Preliminary testing of Virsto for vSphere using IOmeter and shows that it it can increase IOPS performance and throughput approximately 9 times, creating the opportunity for a similar reduction in storage requirements. In testing with 4K blocks, 50% Reads, 100% Random, 64 threads, the baseline environments showed total IOPS of 340 with a throughput of 1.33 Mb per second. With Virsto for vSphere enabled, that jumped to 3300 IOPS and 13 Mb per second. At the same time average I/O response time dropped from 25 ms to 19 milliseconds and server CPU utilization fell from 56% to 7%.

Virsto for vSphere delivered an almost 10x IOPS gain and at the same time reduced the CPU overhead due to the optimization algorithms that Virsto deploys for mapping each virtual machine’s I/O. The Virtual Storage Appliance architecture is immensely scalable and predictable, as each physical host that is added to the environment with additional desktop images relies on the host CPU for processing and data placement, maintaining the same high performance regardless of the size of the VDI environment.

Virsto for vSphere includes:

  • Native support for vSphere 4.1
  • Seamless integration into existing VM management and provisioning workflows through VMware vCenter and View Manager
  • Virsto RapidSnaps: the industry’s most scalable, highest-performance snapshots and writable clones, delivering unprecedented rapid provisioning and granular backup and recovery
  • Integrated Rapid Provisioning Wizards for VMware View (support for Citrix XenDesktop will be delivered in a later release)
  • Support for all block-based and SSD storage
  • Software based tiering with support for up to four storage tiers from high-performance SSD to cloud storage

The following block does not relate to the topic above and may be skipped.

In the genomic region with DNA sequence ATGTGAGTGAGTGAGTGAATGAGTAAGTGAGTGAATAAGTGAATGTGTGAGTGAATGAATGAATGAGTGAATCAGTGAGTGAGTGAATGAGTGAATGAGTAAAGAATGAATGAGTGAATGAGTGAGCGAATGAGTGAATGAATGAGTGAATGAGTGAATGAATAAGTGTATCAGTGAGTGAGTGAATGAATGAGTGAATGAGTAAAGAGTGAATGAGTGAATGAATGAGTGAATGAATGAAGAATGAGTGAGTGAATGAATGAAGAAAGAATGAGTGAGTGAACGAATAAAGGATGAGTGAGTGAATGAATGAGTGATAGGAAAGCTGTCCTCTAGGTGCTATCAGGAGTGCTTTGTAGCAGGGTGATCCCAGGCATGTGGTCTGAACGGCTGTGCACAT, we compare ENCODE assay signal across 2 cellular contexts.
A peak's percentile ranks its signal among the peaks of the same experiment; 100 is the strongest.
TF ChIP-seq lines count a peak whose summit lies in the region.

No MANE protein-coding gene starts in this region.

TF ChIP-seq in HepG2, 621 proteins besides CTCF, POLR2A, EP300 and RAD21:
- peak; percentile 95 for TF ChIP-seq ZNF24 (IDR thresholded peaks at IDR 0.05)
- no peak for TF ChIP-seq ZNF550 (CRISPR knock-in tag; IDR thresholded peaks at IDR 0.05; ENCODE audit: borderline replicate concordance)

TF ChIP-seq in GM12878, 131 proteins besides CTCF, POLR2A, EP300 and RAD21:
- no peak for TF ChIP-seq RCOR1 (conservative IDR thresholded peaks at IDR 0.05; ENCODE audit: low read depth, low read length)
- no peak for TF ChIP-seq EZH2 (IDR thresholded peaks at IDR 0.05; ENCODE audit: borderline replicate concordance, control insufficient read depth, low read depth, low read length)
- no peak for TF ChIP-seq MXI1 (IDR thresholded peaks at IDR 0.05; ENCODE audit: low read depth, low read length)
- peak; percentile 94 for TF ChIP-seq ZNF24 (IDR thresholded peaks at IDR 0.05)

• Advanced yet easy-to-use storage management features including VM storage self-provisioning, automated storage space reclamation and thin provisioning

 Virsto for Hyper-V 2.0

Almost 2 years after releasing Virsto One its first Storage Hypervisor product for Microsoft Windows Hyper-V which was subsequently extended to include a new product line called Virsto for VDI launched in April of 2011, Virsto has returned to its roots with Virsto for Hyper-V 2.0. Following Virsto’s standard practice, Virsto for Hyper-V 2.0 is an all software solution that installs in the Hyper-V Parent partition and supports storage optimization with any existing block-level storage.

  • Native support for Hyper-V and Microsoft Systems Center Virtual Machine Manager
  • Seamless integration with Microsoft DPM and VSS for backup and recovery
  • Virsto Global Image Snapshot: complete Virsto Environment Snapshot for offsite backup
  • Software based tiering: support for up to four storage tiers from SSD to cloud
  • Bulk virtual machine provisioning wizards for test and development, database and private cloud virtualization use cases

Testing data for Virsto for Hyper-V 2.0, is not currently available.

Although not specifically targeted at the SMB market, Virsto for Hyper-V 2.0 is likely to be viewed favorably here, where its simple nondisruptive installation and ease of use will mask potential storage complexities from that experienced IT support staff who may struggle with some more complex aspects of managing a virtual storage infrastructure and may otherwise find themselves unable to fully realize the benefits of any either server, storage, or desktop virtualization.